However, despite noting some open issues at release, the list of software and games affecting by the GeForce 461.09 driver is growing steadily longer, with the update rendering programs completely unusable for some.
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From game crashes, graphical stuttering or flickering, and huge drops in frame rates, the GeForce 461.09 game ready driver has been causing a host of issues for Nvidia hardware users. A large chain of complaints has formed on the official feedback thread for the driver, many of which do not appear to have resolutions in place at this time.
Driver updates are never intended to be a fix-all solution, and many patches can cause new problems to occur. We would suggest skipping this update if you're not currently experiencing any issues with your Nvidia GPU, as this driver is one of the rare Nvidia updates that isn't a mandatory install.
This also doesn't mean that the latest driver is broken for everyone, so if you're experiencing the issues listed in the original release notes then you can download the 461.09 update yourself over on the Nvidia site.
New Nvidia GeForce Game Ready Drivers usually come out about once a month, though they can occasionally coincide with the launch of popular new games so that the included updates optimize specific performance. For more information on Nvidia driver updates (and why you shouldn't usually ignore them), head on over to our guide to keeping your GeForce hardware updated.
So what can you do?
The full range of problems being recorded on the Nvidia forums for the 461.09 update is too extensive to list here, but if you've found that you're experiencing these issues then don't be alarmed – you can roll back to a previous driver that worked with your PC.
This isn't a guaranteed fix, but rolling back to a previous driver can often solve any issues that an updated one introduced into your PC. Here's how to roll-back your GeForce driver on Windows 10:
- Type 'Device Manager' into your Windows search bar and click into the software.
- In Device Manager, expand the Display Adapter category.
- Right-click on the NVIDIA graphic device and select Properties. Then select the Driver tab.
- Write down the driver version and date and click the Roll Back Driver button.
- In the Driver Package rollback window, select any reason and click Yes.
- Windows will roll back the driver to the earlier version.
- Once done, open the Driver tab again and check the date and driver version to make sure the rollback process was successful
Manually installing older drivers
In some situations the Roll Back Driver button will be greyed out, usually because your computer can't locate any previously installed drivers to roll back to. If this happens, you will have to manually delete the existing driver and re-install an older version. You may find that rolling back to the previous driver doesn't work right away, but you can usually repeat this process and keep installing older drivers until your system is stable enough to run sufficiently.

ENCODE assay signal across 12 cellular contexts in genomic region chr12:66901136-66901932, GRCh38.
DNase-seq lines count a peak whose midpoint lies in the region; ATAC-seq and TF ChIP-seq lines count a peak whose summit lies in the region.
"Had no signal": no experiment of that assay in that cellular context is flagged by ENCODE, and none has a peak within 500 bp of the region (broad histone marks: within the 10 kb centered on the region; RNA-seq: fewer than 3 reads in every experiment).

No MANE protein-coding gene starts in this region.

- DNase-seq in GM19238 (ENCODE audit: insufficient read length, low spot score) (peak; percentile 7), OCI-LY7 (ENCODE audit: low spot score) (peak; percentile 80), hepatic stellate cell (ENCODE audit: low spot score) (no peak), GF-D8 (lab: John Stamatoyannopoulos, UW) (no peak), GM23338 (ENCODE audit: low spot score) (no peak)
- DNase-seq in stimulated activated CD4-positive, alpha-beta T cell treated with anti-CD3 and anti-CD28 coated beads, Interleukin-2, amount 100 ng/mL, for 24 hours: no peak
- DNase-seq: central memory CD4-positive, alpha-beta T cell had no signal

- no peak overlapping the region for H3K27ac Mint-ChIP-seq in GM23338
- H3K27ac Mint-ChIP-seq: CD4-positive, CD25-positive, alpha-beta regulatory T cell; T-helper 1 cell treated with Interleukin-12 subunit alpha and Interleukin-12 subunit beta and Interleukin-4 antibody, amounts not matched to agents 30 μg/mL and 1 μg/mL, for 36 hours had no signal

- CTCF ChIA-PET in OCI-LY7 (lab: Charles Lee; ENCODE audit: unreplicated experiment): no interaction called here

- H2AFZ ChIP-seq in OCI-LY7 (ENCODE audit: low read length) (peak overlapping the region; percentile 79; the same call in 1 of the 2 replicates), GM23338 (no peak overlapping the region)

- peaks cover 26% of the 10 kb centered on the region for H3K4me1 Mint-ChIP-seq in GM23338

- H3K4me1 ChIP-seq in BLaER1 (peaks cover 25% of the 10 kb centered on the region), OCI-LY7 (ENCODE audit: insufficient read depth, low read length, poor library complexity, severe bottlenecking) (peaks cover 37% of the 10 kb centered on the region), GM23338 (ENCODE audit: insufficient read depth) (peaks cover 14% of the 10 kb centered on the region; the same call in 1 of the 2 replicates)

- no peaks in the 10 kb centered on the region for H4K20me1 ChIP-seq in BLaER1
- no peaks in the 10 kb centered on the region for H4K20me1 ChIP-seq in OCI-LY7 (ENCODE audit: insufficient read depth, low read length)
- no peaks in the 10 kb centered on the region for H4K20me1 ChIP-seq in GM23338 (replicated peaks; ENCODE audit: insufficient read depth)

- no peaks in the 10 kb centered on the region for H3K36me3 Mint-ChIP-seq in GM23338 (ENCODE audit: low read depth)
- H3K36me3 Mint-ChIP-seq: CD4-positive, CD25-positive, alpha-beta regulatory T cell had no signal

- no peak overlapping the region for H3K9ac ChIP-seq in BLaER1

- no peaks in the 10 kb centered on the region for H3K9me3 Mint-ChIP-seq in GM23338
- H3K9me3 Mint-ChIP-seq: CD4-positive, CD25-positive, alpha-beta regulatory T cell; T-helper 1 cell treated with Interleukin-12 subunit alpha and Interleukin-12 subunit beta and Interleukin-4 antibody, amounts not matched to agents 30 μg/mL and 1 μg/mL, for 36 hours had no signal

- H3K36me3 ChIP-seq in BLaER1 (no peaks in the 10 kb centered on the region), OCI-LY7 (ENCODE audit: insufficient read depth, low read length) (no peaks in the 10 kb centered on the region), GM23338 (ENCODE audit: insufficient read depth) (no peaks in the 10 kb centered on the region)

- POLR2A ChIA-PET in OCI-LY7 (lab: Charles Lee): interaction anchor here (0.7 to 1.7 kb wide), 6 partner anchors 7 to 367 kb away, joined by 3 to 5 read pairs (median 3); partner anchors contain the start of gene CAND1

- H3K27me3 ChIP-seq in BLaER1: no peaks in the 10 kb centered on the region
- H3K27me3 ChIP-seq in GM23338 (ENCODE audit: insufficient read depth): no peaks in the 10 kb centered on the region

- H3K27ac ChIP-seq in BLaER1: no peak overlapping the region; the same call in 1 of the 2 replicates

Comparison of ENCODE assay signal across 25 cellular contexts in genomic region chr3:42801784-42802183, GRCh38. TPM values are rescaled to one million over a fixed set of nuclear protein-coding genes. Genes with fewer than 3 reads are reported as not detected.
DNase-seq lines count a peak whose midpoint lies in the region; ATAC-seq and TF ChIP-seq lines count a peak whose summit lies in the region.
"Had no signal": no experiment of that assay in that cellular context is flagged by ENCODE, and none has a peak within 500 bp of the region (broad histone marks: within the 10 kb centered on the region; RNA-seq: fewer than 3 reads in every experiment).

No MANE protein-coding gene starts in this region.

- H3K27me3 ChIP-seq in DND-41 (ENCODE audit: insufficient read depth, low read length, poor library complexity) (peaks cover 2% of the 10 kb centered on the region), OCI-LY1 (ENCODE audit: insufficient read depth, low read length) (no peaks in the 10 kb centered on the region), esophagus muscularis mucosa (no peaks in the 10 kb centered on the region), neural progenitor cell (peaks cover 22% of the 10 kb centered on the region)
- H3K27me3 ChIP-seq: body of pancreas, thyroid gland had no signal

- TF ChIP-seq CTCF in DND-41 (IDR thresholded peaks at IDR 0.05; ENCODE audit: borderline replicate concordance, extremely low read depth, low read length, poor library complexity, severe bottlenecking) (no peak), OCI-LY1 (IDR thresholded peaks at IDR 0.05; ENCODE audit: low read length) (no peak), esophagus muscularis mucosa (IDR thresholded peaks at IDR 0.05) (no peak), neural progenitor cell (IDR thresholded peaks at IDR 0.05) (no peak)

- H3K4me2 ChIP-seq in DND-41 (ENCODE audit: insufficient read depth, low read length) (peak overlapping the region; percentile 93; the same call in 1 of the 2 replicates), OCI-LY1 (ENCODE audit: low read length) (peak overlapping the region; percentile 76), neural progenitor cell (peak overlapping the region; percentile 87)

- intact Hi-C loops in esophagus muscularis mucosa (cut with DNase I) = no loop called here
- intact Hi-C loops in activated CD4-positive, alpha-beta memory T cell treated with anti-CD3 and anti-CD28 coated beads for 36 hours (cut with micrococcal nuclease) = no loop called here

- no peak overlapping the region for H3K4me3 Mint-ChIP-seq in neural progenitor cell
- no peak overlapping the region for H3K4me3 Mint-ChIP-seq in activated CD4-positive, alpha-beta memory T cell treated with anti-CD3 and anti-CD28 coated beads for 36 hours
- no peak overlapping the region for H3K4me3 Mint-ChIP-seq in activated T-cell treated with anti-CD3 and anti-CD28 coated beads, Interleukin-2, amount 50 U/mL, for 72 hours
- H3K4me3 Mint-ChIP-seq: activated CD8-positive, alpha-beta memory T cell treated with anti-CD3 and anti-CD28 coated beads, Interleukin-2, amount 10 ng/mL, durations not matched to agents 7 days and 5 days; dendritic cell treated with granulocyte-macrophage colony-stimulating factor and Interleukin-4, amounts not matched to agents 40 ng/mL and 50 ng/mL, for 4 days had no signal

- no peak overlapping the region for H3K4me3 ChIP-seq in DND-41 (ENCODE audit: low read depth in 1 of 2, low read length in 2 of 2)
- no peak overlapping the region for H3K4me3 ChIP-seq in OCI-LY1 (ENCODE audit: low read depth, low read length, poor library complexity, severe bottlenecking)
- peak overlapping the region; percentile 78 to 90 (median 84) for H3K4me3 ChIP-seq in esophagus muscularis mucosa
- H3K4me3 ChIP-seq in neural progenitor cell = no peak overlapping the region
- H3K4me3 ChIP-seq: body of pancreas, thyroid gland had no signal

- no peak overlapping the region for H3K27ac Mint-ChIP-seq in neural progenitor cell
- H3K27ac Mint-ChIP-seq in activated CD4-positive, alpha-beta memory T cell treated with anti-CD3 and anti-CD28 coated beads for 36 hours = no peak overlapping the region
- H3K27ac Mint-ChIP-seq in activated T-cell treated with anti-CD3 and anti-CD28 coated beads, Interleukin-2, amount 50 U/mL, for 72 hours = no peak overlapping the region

Here's how to manually delete and re-install drivers:
- To uninstall the current version, type Control Panel into the windows search bar and select into it.
- In Control Panel, select Programs and Features and scroll down until you find the NVIDIA Graphics Driver software, listed as "Nvidia Graphics Driver (version number)".
- Select the software and click on Uninstall / Change to open the Uninstaller. Follow the on-screen instructions to uninstall the program.
- Restart your PC to finalize the process.
- Once you’ve restarted your PC, you can NVIDIA website and download the older driver you want.
No news has been announced yet on when we can expect Nvidia to provide further driver updates to fix the existing open issues caused by the 461.09 update, but Nvidia is actively receiving feedback from the forum to assist with the work required, so with any luck, it won't be too long until we see the issues patched up.
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Jess is a former TechRadar Computing writer, where she covered all aspects of Mac and PC hardware, including PC gaming and peripherals. She has been interviewed as an industry expert for the BBC, and while her educational background was in prosthetics and model-making, her true love is in tech and she has built numerous desktop computers over the last 10 years for gaming and content creation. Jess is now a journalist at The Verge.